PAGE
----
Sex is good. Sex is healthy. Sex is an essential part of our social fabric. And you — specifically — should probably be having more of it.
Americans, in the midst of a loneliness epidemic, are not having enough sex. Across almost every demographic group, American adults old and young, single and coupled, rich and poor are having less sex than they have had at any point in at least the past three decades.
Sex isn’t the sole form of fulfilling human interaction and certainly isn’t a salve for loneliness in all forms. Still, it should be seen as a critical part of our social well-being, not an indulgence or an afterthought. This is in large part because the rise in loneliness closely parallels a decline in sex. More than a quarter of Americans hadn’t had sex even once in the past year the last time the General Social Survey asked, in 2021. It was the highest such level of sexlessness in the survey’s history.
That figure includes almost 30 percent of men under 30, a figure that has tripled since 2008. In the 1990s, about half of Americans were having sex weekly or more — that figure is now under 40 percent. For many who are having sex, the frequency has dropped precipitously. And it’s not just sex: Partnership and cohabitation are down, too. Less time spent with friends and lovers — these aren’t distinct issues but symptoms of the same cultural malaise, an isolation that is demolishing Americans’ social lives, love lives and happiness.
Estimates vary, but somewhere between a third and two-thirds of Americans report being lonely. Loneliness exists on a feedback loop: Fraying cultural bonds, damaged physical health and reduced social contact both exacerbate loneliness and are exacerbated by it, to the point that loneliness lowers life expectancy. Loneliness is a challenging phenomenon for researchers to quantify, but there are telltale signs — and they point to a society losing its way. The number of Americans who report having no close friends at all has quadrupled since 1990, according to a Survey Center on American Life study. An average American in 2021 spent 58 percent less time with friends than in 2013, the Census Bureau found.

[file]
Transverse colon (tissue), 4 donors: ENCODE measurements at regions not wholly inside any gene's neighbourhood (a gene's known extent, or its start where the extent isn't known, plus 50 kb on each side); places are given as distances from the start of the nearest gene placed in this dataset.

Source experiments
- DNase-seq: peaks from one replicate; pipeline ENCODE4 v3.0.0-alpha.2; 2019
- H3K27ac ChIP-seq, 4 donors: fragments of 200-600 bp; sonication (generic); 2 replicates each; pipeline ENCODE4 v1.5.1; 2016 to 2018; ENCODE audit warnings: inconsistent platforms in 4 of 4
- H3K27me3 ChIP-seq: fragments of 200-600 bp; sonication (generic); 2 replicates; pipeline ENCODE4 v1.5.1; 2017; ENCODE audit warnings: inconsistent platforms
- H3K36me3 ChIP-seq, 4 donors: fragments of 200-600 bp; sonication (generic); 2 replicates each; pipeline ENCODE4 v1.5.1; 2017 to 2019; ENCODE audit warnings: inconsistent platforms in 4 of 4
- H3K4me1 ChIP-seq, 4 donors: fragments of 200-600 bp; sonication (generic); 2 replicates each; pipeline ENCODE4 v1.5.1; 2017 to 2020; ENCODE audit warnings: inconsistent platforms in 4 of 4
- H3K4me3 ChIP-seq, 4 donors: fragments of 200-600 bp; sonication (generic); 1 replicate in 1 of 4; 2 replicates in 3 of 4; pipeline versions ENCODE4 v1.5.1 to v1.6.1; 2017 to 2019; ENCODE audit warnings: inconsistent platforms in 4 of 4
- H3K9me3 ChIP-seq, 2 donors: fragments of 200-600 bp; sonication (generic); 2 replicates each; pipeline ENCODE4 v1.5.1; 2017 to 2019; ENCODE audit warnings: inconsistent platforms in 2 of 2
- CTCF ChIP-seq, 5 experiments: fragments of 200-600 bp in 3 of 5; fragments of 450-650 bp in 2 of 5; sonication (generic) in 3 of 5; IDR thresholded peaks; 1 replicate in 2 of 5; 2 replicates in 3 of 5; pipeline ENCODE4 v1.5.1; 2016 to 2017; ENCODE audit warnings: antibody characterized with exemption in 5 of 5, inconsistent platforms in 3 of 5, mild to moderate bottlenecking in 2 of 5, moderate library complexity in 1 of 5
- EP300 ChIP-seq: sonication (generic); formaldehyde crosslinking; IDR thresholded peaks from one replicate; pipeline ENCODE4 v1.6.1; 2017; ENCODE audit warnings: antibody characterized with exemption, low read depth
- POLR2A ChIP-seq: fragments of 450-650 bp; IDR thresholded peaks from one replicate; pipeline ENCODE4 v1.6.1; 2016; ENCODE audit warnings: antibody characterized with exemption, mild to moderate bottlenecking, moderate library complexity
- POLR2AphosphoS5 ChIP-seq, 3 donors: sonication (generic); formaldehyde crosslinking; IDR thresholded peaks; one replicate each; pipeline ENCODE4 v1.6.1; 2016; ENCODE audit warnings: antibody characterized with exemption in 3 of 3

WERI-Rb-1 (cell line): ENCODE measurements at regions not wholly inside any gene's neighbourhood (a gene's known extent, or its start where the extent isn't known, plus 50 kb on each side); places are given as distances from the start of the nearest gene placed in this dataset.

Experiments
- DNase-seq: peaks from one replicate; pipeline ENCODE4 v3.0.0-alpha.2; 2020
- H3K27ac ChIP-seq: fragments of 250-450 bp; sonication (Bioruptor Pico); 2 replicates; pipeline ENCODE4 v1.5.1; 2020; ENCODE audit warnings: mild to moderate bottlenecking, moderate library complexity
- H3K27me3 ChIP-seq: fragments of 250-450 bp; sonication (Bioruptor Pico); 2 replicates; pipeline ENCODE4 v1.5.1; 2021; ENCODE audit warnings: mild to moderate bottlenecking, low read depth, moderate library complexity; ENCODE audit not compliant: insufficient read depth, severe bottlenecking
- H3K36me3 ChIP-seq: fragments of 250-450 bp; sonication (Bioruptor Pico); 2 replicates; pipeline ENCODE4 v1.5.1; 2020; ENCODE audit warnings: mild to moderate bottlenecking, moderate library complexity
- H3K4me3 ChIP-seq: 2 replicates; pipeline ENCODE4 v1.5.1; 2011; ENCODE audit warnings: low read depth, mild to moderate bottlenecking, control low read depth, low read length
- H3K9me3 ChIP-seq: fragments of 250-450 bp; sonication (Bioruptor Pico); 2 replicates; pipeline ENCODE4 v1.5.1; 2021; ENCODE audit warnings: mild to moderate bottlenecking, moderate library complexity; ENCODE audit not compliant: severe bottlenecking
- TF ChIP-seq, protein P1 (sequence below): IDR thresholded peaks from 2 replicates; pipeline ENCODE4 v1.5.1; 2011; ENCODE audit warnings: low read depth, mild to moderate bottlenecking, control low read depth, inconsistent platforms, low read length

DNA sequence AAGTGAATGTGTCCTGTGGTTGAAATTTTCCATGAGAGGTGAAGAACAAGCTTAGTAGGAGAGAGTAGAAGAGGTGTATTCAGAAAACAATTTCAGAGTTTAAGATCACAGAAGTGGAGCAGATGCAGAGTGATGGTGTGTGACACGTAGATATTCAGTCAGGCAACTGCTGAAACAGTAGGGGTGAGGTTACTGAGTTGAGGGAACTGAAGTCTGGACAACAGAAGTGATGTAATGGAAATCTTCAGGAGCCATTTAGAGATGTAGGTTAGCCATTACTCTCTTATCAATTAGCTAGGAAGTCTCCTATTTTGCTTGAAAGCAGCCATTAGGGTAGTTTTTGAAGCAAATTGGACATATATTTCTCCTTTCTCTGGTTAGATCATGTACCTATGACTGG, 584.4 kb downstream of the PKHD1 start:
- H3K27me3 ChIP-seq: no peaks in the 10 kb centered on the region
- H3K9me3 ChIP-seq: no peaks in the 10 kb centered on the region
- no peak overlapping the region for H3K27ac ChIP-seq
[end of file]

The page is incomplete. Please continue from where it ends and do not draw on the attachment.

Covid-19 has contributed to the spike in loneliness and the decline in sex, but is only partially responsible. Between 2014 and 2019, the decrease in time people spent with friends was greater than it was during the pandemic. And during the pandemic, many Americans spent more and more time alone, with neither friends nor romantic partners. Younger Americans are, infamously, less likely to have sex than their parents’ generations — and when they do have sex, they’re doing it with fewer partners.
In my work as a writer covering sex and culture, I have spoken to dozens of men for whom a lack of sex is the defining characteristic of their daily life. It shapes their interests, their motivations, their hopes. Some are incels — short for “involuntary celibates,” believers in a toxic, misogynistic ideology — but more are not. Some believe the pursuit of sex will be entirely futile. In turn, they’ve begun to interpret going out, spending time with friends and meeting new people as futile, too. This thinking becomes cyclical — soon, they’re not only afraid of failing to find a sexual partner but they also grow to fear even platonic social interactions. Sex is only one component of their overall isolation but is in many cases the one upon which the overall problem hinges.
It’s easy to brush these men off as anomalies, or to label their state as a result of personal failings or even the consequences of modern masculinity. But while much of the research around the decline in sex focuses upon young men, almost every group of Americans is experiencing the absence of sex — and the consequences are profound. If a lack of sex is affecting the cultural and social participation of these young men, it’s likely to be affecting the rest of us, too. A lack of sex can easily translate into less socialization, fewer families and a sicker population: Sex reduces pain, relieves stress, improves sleep, lowers blood pressure and strengthens heart health.